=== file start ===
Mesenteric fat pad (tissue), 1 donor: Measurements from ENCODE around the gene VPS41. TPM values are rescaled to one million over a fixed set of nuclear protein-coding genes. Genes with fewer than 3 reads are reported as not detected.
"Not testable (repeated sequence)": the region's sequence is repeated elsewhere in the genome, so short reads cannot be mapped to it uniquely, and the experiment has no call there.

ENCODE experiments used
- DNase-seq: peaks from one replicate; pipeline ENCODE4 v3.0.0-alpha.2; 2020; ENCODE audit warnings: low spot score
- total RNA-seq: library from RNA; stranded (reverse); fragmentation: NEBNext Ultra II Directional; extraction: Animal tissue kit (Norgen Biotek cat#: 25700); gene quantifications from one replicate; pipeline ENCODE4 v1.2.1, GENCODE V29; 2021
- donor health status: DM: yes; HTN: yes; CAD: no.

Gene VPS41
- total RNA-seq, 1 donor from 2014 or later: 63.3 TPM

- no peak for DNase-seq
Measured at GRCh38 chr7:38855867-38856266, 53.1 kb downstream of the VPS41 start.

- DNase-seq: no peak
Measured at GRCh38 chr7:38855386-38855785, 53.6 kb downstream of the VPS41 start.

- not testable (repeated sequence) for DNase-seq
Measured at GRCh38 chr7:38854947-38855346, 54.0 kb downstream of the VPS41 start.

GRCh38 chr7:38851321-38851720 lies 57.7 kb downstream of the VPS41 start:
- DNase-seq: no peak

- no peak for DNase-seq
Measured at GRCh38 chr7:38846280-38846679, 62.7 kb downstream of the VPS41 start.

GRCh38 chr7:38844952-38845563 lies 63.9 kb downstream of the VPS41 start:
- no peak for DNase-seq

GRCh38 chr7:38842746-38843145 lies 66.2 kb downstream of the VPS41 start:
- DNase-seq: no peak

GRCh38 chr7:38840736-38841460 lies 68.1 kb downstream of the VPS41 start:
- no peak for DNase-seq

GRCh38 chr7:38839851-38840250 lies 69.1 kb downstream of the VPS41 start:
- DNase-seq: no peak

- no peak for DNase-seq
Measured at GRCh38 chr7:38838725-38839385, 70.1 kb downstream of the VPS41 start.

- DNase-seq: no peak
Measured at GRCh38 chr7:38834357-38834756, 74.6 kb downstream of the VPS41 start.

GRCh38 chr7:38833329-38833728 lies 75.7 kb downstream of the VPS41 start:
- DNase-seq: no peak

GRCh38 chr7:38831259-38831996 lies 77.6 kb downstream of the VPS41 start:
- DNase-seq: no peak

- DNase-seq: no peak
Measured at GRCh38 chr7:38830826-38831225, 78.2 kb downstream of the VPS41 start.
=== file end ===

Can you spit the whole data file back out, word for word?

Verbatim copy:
Mesenteric fat pad (tissue), 1 donor: Measurements from ENCODE around the gene VPS41. TPM values are rescaled to one million over a fixed set of nuclear protein-coding genes. Genes with fewer than 3 reads are reported as not detected.
"Not testable (repeated sequence)": the region's sequence is repeated elsewhere in the genome, so short reads cannot be mapped to it uniquely, and the experiment has no call there.

ENCODE experiments used
- DNase-seq: peaks from one replicate; pipeline ENCODE4 v3.0.0-alpha.2; 2020; ENCODE audit warnings: low spot score
- total RNA-seq: library from RNA; stranded (reverse); fragmentation: NEBNext Ultra II Directional; extraction: Animal tissue kit (Norgen Biotek cat#: 25700); gene quantifications from one replicate; pipeline ENCODE4 v1.2.1, GENCODE V29; 2021
- donor health status: DM: yes; HTN: yes; CAD: no.

Gene VPS41
- total RNA-seq, 1 donor from 2014 or later: 63.3 TPM

- no peak for DNase-seq
Measured at GRCh38 chr7:38855867-38856266, 53.1 kb downstream of the VPS41 start.

- DNase-seq: no peak
Measured at GRCh38 chr7:38855386-38855785, 53.6 kb downstream of the VPS41 start.

- not testable (repeated sequence) for DNase-seq
Measured at GRCh38 chr7:38854947-38855346, 54.0 kb downstream of the VPS41 start.

GRCh38 chr7:38851321-38851720 lies 57.7 kb downstream of the VPS41 start:
- DNase-seq: no peak

- no peak for DNase-seq
Measured at GRCh38 chr7:38846280-38846679, 62.7 kb downstream of the VPS41 start.

GRCh38 chr7:38844952-38845563 lies 63.9 kb downstream of the VPS41 start:
- no peak for DNase-seq

GRCh38 chr7:38842746-38843145 lies 66.2 kb downstream of the VPS41 start:
- DNase-seq: no peak

GRCh38 chr7:38840736-38841460 lies 68.1 kb downstream of the VPS41 start:
- no peak for DNase-seq

GRCh38 chr7:38839851-38840250 lies 69.1 kb downstream of the VPS41 start:
- DNase-seq: no peak

- no peak for DNase-seq
Measured at GRCh38 chr7:38838725-38839385, 70.1 kb downstream of the VPS41 start.

- DNase-seq: no peak
Measured at GRCh38 chr7:38834357-38834756, 74.6 kb downstream of the VPS41 start.

GRCh38 chr7:38833329-38833728 lies 75.7 kb downstream of the VPS41 start:
- DNase-seq: no peak

GRCh38 chr7:38831259-38831996 lies 77.6 kb downstream of the VPS41 start:
- DNase-seq: no peak

- DNase-seq: no peak
Measured at GRCh38 chr7:38830826-38831225, 78.2 kb downstream of the VPS41 start.